Generally speaking J&P activity is concerned with both prayer and some form of further action. While many are willing to pray for particular causes few of us feel comfortable about taking action – especially in public. We may be happy to write to our MP, but not to demonstrate outside his office. Sometimes we are put off because J&P is concerned with ‘Politics’. Unfortunately this is so. In our democracy the only way to get things changed for the better is through political activity. This fact puts some people off. J&P activities often involve campaigns for long term objectives, peace in the Middle East for example. A person could spend a life time campaigning for this and see no ostensible return. ‘Do you do any good?’, is a retort often heard by J&P activists. This puts people off. Often parishes have CAFOD or Developing World groups where the emphasis is on fund raising and the goals are tangible. All of us look to the clergy for a spiritual lead on most matters. For a host of reasons many of our priests are unable to take part in J&P activities. For this reason J&P is mainly a lay activity. Some Catholics are comfortable with this - many are not. Interestingly some of the religious orders positively embrace J&P issues. The Jesuits (Faith & Justice) and the Columbans (JPIC - Justice and Peace and the Integrity of Creation) are totally committed.
With the encouragement of the parish priest the J&P group was established in 2002, and over the years membership has fluctuated between 4 and 8 parishioners. This size of group is typical for J&P. We meet in the parish house on the first Thursday of the month at 7.30 pm. The meetings are publicised in the newsletter with an open invitation to all.
We are not a fund-raising group.
We have two functions: the first is to draw the attention of our fellow parishioners to injustices causing unrest, locally, nationally or internationally and secondly, where appropriate to play our part working for justice and peace in these areas. Inevitably the causes we adopt reflect the concerns of individuals in the group. So over the years we have supported:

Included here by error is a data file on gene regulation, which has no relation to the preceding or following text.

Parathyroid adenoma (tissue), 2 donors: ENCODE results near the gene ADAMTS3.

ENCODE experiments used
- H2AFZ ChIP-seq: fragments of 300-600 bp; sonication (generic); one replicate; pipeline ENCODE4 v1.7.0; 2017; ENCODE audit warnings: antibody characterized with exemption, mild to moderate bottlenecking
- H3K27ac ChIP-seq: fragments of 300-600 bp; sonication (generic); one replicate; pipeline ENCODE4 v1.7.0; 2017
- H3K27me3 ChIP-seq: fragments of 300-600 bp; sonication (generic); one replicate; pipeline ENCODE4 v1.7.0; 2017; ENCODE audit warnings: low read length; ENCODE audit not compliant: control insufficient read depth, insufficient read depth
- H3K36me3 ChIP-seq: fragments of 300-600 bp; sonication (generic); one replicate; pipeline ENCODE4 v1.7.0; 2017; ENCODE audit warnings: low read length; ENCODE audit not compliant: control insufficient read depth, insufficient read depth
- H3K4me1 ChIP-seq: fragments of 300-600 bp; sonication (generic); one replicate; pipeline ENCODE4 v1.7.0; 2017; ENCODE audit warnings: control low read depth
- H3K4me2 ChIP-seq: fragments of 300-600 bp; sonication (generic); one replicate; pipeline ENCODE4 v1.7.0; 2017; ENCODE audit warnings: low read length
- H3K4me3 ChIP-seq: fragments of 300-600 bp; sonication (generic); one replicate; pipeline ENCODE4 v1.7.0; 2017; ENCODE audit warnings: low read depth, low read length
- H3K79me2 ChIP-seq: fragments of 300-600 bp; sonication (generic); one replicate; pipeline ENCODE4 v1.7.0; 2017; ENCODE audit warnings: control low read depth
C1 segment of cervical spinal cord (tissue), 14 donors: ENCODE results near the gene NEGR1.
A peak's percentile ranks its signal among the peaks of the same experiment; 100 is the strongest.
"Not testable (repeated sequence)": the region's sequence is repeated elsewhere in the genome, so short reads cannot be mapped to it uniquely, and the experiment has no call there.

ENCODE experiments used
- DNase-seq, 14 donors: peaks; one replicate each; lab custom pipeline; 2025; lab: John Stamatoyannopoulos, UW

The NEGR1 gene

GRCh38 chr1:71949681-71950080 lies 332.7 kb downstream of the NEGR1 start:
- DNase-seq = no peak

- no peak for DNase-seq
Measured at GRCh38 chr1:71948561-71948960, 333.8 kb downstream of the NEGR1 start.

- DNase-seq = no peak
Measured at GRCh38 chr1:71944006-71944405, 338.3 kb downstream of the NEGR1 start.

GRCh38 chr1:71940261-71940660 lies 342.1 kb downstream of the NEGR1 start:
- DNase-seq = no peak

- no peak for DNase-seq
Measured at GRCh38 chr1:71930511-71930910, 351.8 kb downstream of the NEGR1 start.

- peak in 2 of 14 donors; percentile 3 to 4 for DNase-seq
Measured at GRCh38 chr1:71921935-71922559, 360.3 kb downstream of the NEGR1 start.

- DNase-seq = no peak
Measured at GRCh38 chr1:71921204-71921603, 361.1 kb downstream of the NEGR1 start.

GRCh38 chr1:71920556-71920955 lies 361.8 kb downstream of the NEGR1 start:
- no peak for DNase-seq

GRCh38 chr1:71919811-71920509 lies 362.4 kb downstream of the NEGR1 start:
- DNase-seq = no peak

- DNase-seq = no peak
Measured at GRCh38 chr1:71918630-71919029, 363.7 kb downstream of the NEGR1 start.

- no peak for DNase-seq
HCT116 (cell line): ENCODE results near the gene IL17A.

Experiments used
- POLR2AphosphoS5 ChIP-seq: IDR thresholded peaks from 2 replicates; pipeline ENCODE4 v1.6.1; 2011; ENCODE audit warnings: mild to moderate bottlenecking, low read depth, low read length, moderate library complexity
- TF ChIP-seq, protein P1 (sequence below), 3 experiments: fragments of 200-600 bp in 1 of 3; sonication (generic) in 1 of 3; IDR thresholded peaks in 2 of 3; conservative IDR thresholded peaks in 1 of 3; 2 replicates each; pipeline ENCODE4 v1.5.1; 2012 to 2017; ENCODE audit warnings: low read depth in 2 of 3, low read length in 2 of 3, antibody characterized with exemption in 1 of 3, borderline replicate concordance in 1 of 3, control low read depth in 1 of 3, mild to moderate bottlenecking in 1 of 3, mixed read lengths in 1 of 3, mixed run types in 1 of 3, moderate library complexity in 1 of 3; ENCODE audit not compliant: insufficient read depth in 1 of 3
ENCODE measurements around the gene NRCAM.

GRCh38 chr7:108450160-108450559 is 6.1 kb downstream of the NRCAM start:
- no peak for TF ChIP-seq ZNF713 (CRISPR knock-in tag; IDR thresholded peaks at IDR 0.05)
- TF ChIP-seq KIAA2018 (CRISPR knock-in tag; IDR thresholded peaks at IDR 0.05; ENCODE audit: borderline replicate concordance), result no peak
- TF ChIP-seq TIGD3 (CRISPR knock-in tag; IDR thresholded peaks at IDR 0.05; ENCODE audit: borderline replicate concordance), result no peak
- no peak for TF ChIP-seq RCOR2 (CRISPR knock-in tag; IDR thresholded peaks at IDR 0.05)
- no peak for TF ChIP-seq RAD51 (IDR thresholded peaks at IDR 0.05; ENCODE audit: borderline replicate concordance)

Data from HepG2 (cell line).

· the Fair Trade movement
· prisoners of conscience and the work of ACAT (Action by Christians against torture).
· asylum seekers based in Liverpool
· the Hope Centre in St Helens and its work for the homeless
· CAFOD campaigns against world poverty
· the plight of the Palestinians in the West Bank
· the plight of Catholics living in the Holy Land
· Racial Justice Sunday
· FOMO (Friends of the Melange Orphans)
· human trafficking
We also hold a monthly prayer meeting for particular causes.
Yes there is. Below are listed several sites that are useful for the work of J&P groups.
The Liverpool Archdiocese has its own J&P field worker and the work of the J&P Commission can be followed at www.liverpoolcatholic.org.uk (Follow the link through, ’Commissions’.) The national body which acts as an umbrella for all J&P activity in the country is the National J&P Network (NJPN). Every year they hold a national conference which is well worth attending. They can be reached at justice-and-peace.org.uk Other sites of interest include Pax Christi ; Action by Christians against Torture ; Catholic Fund for Overseas Development and Progressio
Check the newsletter for our monthly meeting (first Thursday), and come along!